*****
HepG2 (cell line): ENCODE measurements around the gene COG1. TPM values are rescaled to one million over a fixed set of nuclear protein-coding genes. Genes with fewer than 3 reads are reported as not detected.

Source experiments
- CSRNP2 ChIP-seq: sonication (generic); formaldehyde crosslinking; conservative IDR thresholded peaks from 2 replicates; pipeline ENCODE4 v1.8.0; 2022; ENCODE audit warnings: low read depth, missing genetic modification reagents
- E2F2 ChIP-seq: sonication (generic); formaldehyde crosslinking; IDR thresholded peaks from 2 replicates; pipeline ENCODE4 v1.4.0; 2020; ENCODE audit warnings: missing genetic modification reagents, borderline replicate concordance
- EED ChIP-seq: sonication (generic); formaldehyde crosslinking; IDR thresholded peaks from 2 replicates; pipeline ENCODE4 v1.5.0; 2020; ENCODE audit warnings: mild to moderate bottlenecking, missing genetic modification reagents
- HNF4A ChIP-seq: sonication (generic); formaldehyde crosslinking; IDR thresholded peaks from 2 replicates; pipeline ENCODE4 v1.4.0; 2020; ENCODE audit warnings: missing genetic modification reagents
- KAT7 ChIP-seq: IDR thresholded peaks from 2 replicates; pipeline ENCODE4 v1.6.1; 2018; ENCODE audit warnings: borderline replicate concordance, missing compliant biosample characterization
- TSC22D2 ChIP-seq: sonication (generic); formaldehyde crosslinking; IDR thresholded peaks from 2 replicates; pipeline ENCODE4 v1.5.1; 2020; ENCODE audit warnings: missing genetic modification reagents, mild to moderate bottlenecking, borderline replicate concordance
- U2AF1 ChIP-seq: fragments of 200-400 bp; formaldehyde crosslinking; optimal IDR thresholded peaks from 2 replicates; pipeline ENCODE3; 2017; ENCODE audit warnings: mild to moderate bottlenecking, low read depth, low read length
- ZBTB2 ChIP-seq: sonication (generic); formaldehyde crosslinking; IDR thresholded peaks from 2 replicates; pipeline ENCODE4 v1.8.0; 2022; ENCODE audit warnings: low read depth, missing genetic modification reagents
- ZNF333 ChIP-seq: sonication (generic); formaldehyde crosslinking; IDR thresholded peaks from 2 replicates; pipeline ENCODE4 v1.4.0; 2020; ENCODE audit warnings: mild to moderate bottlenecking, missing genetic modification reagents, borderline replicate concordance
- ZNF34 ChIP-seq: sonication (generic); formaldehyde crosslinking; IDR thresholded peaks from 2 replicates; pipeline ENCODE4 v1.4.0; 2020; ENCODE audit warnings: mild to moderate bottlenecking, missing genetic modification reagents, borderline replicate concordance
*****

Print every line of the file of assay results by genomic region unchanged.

HepG2 (cell line): ENCODE measurements around the gene COG1. TPM values are rescaled to one million over a fixed set of nuclear protein-coding genes. Genes with fewer than 3 reads are reported as not detected.

Source experiments
- CSRNP2 ChIP-seq: sonication (generic); formaldehyde crosslinking; conservative IDR thresholded peaks from 2 replicates; pipeline ENCODE4 v1.8.0; 2022; ENCODE audit warnings: low read depth, missing genetic modification reagents
- E2F2 ChIP-seq: sonication (generic); formaldehyde crosslinking; IDR thresholded peaks from 2 replicates; pipeline ENCODE4 v1.4.0; 2020; ENCODE audit warnings: missing genetic modification reagents, borderline replicate concordance
- EED ChIP-seq: sonication (generic); formaldehyde crosslinking; IDR thresholded peaks from 2 replicates; pipeline ENCODE4 v1.5.0; 2020; ENCODE audit warnings: mild to moderate bottlenecking, missing genetic modification reagents
- HNF4A ChIP-seq: sonication (generic); formaldehyde crosslinking; IDR thresholded peaks from 2 replicates; pipeline ENCODE4 v1.4.0; 2020; ENCODE audit warnings: missing genetic modification reagents
- KAT7 ChIP-seq: IDR thresholded peaks from 2 replicates; pipeline ENCODE4 v1.6.1; 2018; ENCODE audit warnings: borderline replicate concordance, missing compliant biosample characterization
- TSC22D2 ChIP-seq: sonication (generic); formaldehyde crosslinking; IDR thresholded peaks from 2 replicates; pipeline ENCODE4 v1.5.1; 2020; ENCODE audit warnings: missing genetic modification reagents, mild to moderate bottlenecking, borderline replicate concordance
- U2AF1 ChIP-seq: fragments of 200-400 bp; formaldehyde crosslinking; optimal IDR thresholded peaks from 2 replicates; pipeline ENCODE3; 2017; ENCODE audit warnings: mild to moderate bottlenecking, low read depth, low read length
- ZBTB2 ChIP-seq: sonication (generic); formaldehyde crosslinking; IDR thresholded peaks from 2 replicates; pipeline ENCODE4 v1.8.0; 2022; ENCODE audit warnings: low read depth, missing genetic modification reagents
- ZNF333 ChIP-seq: sonication (generic); formaldehyde crosslinking; IDR thresholded peaks from 2 replicates; pipeline ENCODE4 v1.4.0; 2020; ENCODE audit warnings: mild to moderate bottlenecking, missing genetic modification reagents, borderline replicate concordance
- ZNF34 ChIP-seq: sonication (generic); formaldehyde crosslinking; IDR thresholded peaks from 2 replicates; pipeline ENCODE4 v1.4.0; 2020; ENCODE audit warnings: mild to moderate bottlenecking, missing genetic modification reagents, borderline replicate concordance